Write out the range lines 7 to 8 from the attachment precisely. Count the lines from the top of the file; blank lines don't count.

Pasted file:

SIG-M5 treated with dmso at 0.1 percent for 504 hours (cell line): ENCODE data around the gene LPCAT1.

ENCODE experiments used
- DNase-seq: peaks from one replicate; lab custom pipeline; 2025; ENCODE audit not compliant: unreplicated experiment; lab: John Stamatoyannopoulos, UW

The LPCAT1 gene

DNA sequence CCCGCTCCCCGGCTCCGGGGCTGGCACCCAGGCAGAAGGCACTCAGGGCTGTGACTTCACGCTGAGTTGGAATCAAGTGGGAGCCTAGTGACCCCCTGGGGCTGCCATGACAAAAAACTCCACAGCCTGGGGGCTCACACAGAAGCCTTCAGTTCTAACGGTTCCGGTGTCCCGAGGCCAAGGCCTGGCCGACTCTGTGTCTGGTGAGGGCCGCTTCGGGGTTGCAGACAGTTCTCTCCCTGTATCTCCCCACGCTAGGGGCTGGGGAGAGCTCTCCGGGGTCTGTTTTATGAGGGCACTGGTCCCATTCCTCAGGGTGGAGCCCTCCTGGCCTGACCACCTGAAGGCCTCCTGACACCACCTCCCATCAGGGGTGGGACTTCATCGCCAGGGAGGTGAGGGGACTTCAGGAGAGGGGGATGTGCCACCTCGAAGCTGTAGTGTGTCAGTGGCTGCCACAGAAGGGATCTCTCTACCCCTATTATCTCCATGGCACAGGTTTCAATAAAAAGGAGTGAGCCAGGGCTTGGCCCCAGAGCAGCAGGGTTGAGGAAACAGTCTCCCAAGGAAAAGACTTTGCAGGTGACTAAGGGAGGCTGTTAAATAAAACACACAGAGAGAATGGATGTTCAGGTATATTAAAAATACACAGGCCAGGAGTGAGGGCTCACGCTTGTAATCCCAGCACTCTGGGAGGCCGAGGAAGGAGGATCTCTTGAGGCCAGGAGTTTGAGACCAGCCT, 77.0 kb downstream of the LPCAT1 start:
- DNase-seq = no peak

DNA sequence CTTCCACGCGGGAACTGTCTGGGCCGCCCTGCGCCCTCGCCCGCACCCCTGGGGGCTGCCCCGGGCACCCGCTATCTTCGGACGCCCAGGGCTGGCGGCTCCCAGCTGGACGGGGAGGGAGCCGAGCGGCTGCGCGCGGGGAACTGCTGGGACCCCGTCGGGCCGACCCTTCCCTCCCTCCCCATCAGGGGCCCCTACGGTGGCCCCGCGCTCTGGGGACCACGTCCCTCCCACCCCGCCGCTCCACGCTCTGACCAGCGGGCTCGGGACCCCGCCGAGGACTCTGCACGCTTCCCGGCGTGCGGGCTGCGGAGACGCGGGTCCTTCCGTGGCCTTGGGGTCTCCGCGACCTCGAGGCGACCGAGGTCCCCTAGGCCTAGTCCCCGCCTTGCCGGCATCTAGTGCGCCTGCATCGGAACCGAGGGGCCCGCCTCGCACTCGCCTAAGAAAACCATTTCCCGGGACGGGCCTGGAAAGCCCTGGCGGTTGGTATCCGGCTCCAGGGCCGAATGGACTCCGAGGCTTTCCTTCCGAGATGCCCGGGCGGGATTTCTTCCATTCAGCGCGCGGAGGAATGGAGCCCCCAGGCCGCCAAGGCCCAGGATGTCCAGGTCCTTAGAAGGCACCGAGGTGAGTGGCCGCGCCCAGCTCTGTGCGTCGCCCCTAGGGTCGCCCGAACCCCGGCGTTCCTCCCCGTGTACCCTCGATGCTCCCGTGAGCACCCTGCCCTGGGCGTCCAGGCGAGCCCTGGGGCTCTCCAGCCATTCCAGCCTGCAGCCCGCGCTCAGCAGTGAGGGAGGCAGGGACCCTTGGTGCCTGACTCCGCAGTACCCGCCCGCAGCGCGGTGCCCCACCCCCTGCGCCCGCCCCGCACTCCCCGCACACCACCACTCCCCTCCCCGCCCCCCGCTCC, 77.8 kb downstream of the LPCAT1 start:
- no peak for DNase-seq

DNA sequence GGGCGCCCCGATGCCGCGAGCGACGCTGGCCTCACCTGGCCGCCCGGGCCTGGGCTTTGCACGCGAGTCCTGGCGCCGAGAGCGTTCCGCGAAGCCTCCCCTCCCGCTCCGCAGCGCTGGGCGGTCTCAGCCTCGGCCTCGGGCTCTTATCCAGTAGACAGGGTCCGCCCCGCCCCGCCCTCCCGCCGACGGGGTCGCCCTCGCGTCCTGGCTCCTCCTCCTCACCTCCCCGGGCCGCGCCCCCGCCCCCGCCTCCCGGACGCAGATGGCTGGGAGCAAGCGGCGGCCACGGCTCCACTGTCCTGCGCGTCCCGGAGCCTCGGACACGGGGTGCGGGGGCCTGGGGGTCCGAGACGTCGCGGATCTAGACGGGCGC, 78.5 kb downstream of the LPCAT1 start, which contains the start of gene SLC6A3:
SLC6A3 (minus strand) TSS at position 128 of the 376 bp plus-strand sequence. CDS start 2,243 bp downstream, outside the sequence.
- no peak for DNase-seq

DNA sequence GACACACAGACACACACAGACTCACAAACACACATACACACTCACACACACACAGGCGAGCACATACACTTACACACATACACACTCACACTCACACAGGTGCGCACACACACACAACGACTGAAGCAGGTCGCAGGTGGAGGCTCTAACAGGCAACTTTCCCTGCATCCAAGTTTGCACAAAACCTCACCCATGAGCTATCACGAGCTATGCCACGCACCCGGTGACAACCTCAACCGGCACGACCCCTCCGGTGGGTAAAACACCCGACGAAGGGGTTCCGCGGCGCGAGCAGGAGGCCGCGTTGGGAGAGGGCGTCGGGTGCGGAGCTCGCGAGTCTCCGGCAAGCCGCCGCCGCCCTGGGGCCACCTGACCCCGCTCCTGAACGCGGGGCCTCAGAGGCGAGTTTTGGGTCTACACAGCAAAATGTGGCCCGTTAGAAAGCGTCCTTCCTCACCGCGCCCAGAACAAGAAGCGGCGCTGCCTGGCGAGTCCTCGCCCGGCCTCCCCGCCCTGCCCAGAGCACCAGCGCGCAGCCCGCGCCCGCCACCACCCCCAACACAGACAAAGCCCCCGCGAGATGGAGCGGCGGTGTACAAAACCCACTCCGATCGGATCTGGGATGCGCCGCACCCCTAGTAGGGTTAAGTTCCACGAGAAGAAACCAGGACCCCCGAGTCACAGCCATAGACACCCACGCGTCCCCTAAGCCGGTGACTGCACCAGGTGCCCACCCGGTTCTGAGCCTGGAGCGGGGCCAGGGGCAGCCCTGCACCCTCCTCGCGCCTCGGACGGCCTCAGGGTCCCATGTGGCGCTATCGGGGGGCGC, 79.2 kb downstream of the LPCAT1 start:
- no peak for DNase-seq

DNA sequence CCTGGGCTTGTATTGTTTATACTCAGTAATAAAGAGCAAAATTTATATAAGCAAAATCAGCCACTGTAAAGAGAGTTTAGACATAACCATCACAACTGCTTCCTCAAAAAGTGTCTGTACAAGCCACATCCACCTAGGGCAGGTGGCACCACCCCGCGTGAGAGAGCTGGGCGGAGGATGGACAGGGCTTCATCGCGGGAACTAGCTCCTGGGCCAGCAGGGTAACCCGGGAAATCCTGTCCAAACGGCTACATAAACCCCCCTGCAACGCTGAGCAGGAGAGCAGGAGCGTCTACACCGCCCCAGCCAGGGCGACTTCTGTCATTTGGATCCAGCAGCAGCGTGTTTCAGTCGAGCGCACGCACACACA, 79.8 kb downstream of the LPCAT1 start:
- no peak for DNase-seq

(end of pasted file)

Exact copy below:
DNA sequence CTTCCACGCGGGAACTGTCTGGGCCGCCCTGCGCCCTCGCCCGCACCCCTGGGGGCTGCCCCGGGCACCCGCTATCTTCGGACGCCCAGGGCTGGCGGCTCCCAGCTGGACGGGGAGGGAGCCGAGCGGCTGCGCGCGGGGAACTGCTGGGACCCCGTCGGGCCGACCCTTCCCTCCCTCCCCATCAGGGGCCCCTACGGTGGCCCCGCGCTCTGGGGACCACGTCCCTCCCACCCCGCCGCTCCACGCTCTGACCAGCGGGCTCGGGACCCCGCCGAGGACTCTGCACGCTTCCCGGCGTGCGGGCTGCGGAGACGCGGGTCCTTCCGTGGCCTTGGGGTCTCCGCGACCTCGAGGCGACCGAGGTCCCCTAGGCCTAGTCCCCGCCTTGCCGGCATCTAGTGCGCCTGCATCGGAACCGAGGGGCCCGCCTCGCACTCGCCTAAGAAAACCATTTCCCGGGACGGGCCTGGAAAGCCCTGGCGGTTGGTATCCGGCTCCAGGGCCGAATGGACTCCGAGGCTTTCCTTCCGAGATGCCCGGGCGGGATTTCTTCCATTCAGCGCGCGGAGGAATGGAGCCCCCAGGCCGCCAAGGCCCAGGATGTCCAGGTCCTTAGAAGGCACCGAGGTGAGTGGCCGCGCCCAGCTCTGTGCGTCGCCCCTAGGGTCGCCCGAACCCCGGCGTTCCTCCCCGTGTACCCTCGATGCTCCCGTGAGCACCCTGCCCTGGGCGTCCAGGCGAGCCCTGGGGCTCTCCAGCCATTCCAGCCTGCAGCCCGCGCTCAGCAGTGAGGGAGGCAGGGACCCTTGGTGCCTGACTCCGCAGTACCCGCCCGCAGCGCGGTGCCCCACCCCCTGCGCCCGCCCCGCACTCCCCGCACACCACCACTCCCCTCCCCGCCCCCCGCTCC, 77.8 kb downstream of the LPCAT1 start:
- no peak for DNase-seq